Every Sunday evening we drove back to our house. It was a three minute trip but seemed like a three hour tour. She would wind up in spits and sputters. As she gained momentum, the cries were louder, longer and fueled by any attempt at all to soothe her.
Several weeks of this and I’d tried everything I could think of. She wasn’t hot, cold, hungry, overly-tired or pinched.
She hadn’t lost her doll or her best friend. There was no boyfriend to cry over and sister had the cutest clothes ever.
She was dry and bubble-free. I whipped out my done-this-before mommy techniques but she seemed more and more offended by each one. Can a newborn be offended?
I look for templates inside patterns. Will a row a dots to appear just so I can connect them. There wasn’t a check or a chevron to be found, only meandering cracks and no order.
Sister was flat-out unhappy.
I began to see her differently the day one of my dearest said she’s not high maintenance, she just feels things very deeply.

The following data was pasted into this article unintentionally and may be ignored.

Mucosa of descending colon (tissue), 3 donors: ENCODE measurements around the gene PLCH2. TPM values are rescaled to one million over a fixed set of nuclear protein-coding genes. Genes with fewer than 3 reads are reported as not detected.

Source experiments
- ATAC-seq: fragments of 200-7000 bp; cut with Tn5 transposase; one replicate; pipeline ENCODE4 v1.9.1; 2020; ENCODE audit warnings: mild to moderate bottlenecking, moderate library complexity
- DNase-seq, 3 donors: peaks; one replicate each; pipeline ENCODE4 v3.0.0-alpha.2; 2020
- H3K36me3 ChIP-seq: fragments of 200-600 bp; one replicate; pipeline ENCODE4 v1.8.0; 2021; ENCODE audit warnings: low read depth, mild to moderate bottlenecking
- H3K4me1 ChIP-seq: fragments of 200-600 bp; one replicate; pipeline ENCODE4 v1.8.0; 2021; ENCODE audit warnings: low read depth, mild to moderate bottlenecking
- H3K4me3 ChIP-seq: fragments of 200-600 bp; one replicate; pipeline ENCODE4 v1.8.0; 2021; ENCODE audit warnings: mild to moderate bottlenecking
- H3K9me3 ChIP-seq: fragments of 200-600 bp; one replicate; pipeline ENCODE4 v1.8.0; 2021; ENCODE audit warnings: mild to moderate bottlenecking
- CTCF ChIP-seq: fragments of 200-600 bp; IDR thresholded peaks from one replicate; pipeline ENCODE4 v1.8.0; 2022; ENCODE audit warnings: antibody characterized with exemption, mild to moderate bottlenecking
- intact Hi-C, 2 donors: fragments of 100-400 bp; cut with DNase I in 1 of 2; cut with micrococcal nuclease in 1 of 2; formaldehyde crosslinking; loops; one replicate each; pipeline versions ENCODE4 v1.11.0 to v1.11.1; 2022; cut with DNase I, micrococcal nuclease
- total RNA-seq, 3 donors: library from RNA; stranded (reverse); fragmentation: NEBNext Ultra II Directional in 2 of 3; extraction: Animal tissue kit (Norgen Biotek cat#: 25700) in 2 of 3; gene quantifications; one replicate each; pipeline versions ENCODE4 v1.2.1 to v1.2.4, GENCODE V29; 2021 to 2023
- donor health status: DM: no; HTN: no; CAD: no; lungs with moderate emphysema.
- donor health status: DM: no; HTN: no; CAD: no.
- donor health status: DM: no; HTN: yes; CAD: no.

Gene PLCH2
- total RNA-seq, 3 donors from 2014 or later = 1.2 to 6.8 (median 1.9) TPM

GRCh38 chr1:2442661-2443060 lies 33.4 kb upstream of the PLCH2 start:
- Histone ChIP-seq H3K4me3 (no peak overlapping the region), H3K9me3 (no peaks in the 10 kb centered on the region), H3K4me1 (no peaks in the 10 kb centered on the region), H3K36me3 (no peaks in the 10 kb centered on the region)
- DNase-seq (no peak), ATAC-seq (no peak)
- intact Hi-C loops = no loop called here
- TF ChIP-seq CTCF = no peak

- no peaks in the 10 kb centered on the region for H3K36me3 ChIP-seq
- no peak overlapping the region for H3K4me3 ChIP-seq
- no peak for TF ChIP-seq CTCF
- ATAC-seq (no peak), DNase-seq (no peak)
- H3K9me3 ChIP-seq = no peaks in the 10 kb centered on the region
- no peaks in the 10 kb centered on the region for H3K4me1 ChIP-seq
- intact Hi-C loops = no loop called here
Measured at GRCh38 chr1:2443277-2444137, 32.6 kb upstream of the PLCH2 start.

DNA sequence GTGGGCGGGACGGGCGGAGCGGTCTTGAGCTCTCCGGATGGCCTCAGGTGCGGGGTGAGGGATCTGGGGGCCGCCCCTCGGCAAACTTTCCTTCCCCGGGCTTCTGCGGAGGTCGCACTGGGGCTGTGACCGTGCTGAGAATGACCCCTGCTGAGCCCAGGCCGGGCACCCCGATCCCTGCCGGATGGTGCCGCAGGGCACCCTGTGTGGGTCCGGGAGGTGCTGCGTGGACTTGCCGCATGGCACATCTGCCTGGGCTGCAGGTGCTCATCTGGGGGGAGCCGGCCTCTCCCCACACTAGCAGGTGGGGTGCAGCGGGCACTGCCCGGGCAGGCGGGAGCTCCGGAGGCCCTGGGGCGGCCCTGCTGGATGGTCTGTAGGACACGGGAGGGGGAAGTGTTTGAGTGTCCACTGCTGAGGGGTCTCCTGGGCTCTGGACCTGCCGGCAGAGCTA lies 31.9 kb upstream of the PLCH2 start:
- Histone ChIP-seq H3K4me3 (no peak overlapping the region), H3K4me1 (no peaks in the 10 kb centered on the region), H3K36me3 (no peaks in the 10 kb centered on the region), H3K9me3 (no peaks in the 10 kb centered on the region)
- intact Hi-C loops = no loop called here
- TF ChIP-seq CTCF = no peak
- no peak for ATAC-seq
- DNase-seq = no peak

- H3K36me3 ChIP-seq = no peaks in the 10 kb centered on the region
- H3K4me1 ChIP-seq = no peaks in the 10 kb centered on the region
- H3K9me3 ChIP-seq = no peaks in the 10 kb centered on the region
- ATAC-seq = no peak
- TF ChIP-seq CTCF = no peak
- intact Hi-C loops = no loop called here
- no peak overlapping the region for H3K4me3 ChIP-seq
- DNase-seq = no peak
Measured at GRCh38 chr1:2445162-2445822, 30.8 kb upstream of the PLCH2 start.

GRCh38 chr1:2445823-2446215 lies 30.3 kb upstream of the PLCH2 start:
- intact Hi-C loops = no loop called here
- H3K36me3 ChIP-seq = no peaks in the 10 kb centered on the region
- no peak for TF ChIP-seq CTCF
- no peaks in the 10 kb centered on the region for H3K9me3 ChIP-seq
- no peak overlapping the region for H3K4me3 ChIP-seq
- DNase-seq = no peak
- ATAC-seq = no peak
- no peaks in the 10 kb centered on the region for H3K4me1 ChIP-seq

Eleven years later, I can see she comes by it honestly.
I understand more about why I bristled for years when my body was blamed for my mood. It’s not my hormones, I really feel this way!
Fighting for your own existence is exhausting.
Owning feelings carries responsibility. When you’ve slung the weight of the world over your own shoulder, the weight of feelings can seem as heavy as an ounce of straw.
Separating the straw from the muddy earth is next to impossible and you come up filthy every time.
Keep digging, snatching slivers of straw despite dirty fingernails. To rinse them off, dry them out and separate them. Mine. Not mine.
Refusing to add one more piece of undesignated straw to the pile in front of me.
Babies just don’t know how. But grown-ups do.
You can find this entire series here.